Previewing the 2019 Ashes Series – England vs Australia

Australia's Cameron Bancroft is bowled by England's Stuart Broad in 2018
©Reuters
 

It seems strange that the Ashes — one of the oldest and most famous rivalries in cricket — is not the biggest story of the summer. 

With England and Wales hosting the ICC Cricket World Cup, it has meant that most of the attention has been on the limited over game.

But that will all change at the start of August.

There may be new formats of the game being devised all the time, but an Ashes series captures the imagination like nothing else.

Australia is the current holder of the famous urn but will be looking to claim an Ashes series on English soil for the first time since 2001.

Betting on the Ashes is always hugely popular, and this series looks like the most open for quite a while.

 

Here are the all-important test dates:

First Test                     Edgbaston                   1-5 August

Second Test                Lord’s                          14-18 August

Third Test                    Headingly                    22-26 August

Fourth Test                 Old Trafford                 4-8 September

Fifth Test                     The Oval                     12-16 September

Due to the Cricket World Cup, it is the most condensed Ashes series ever — something else that adds a little pressure on the players.

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With limited overs cricket virtually a different game to test cricket, little can be taken from the summer so far. But whoever comes out on top in the World Cup semi-final between the two nations will take a huge psychological boost going into the Ashes.

England enjoyed a clean sweep in Sri Lanka last winter but was surprised by the West Indies at the start of this year, losing that series 2-1. That defeat showed a number of issues in the England setup that have not really been resolved.

Meanwhile, Australia lost a home test series to India for the first time ever before enjoying its own victory over Sri Lanka.

There seem to be questions surrounding both teams, and that could make the upcoming Ashes series a fascinating encounter.

England

The fact that England still does not seem to really know its best opening line-up is a major worry for the host nation. The pre-Ashes warm-up game against Ireland may give the selectors and Joe Root more of an idea, but this could be a weak point for England.

Batting performances in all formats of the game have actually been very impressive, however, especially Jonny Bairstow’s collection of top-class innings. But test cricket demands a stable opening pair, and England does not have that at the moment.

Things are looking up with the ball, however. The recent injury picked up by Jimmy Anderson is worrying, but there is still a fearsome attack at England’s disposal. Jofra Archer’s bowling in the one-day internationals over the past couple of months has proved that he can be a very useful weapon in the upcoming Ashes series.

Add his pace and accuracy to Ben Stokes and the ever-reliable Stuart Broad, and the hosts will trouble Australia’s batsmen.

Moeen Ali will provide the slower option, with England unlikely to include two spinners considering the conditions of the five venues.

Australia

The main point of interest when it comes to the Aussies is how seamless David Warner and Steve Smith’s return to the test side will be. There has seemed to be no problem — either on the pitch or within the squad — during the World Cup, so that will be a major bonus for the touring side.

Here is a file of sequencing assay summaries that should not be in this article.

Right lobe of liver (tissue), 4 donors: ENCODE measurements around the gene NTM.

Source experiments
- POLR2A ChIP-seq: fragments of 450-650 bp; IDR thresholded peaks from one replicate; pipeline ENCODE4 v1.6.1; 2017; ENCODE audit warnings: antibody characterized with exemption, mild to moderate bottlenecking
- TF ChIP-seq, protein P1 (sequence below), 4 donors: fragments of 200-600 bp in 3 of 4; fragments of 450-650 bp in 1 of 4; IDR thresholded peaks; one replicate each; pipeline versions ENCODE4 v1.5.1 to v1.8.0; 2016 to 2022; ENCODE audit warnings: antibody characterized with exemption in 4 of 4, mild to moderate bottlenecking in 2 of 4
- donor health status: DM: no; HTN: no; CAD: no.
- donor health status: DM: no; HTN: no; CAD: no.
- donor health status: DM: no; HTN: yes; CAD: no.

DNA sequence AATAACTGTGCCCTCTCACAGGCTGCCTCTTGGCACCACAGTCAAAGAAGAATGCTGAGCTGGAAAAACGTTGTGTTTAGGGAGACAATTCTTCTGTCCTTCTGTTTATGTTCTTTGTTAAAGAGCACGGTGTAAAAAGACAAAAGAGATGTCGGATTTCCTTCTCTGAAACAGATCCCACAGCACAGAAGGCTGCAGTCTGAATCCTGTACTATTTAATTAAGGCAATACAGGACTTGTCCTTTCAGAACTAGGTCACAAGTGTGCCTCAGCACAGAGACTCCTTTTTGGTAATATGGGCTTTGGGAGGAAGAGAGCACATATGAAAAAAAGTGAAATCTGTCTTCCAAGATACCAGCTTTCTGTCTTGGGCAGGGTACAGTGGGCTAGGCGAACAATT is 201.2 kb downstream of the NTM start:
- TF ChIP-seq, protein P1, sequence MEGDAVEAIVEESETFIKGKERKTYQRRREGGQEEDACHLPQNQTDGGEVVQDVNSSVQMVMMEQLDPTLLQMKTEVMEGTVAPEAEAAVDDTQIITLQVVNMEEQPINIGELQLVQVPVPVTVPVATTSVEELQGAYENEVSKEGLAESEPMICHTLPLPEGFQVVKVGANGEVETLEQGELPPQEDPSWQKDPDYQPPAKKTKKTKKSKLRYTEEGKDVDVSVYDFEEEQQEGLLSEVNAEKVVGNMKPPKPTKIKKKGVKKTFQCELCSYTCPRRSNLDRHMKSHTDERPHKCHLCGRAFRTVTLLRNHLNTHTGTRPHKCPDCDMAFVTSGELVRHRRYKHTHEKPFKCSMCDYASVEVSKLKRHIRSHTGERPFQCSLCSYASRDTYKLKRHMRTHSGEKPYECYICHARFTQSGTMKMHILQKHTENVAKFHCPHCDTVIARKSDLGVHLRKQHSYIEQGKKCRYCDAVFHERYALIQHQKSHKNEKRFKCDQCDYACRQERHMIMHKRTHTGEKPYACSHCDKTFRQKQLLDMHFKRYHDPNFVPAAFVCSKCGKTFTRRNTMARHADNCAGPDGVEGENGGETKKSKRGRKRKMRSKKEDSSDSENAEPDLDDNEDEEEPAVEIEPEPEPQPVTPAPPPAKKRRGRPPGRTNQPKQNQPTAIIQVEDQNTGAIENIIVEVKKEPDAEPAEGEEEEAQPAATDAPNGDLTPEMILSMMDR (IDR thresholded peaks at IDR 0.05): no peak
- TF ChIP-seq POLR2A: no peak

These two could really be the difference between winning or losing the Ashes. Their ability to either steady an innings or post big run totals is a major asset to the Australian team. If they can click back into place without too many problems, they could cause some real trouble for the England bowlers.

On the bowling side of the game, Australia seems to be more settled. Mitchell Starc will once again lead the attack and look to enjoy another fine Ashes series. Josh Hazlewood’s omission from the World Cup squad was a big surprise, but it has allowed him to regain full fitness before what promises to be a gruelling Ashes series.

Pat Cummins was impressive against both India and Sri Lanka and could be another option for the Aussies as they look to keep hold of the urn.

The Appeal of the Ashes

Limited overs cricket may be the big money game across the world, but the battle for the Ashes is always keenly contested and is a series that cricket fans all over the world look forward to.

There has been a relatively quick turnaround from the last series in Australia that finished at the start of 2018, so these two teams will largely know what to expect from each other. But newcomers such as Jofra Archer will be looking to stake a claim in Ashes history and will be desperate to make an impression.

David Warner and Steve Smith’s return to the game after their 12-month suspensions for their roles in the ball-tampering scandal will no doubt be a subject for debate and a focal point for the home fans who will attempt to play their part in helping England regain the Ashes.

Summing it Up

This year’s Ashes has the potential to be one of the most exciting for quite a while.

England will go into the series as slight favourites, but it promises to be a close affair with a repeat of England’s 3-2 victory in 2015 entirely possible (as long as the British weather holds).

It may come down to which bowling attack is stronger, but whatever happens, it will surely be a great addition to the summer of cricket as well as to the history of the Ashes.

 ©Cricket World 2019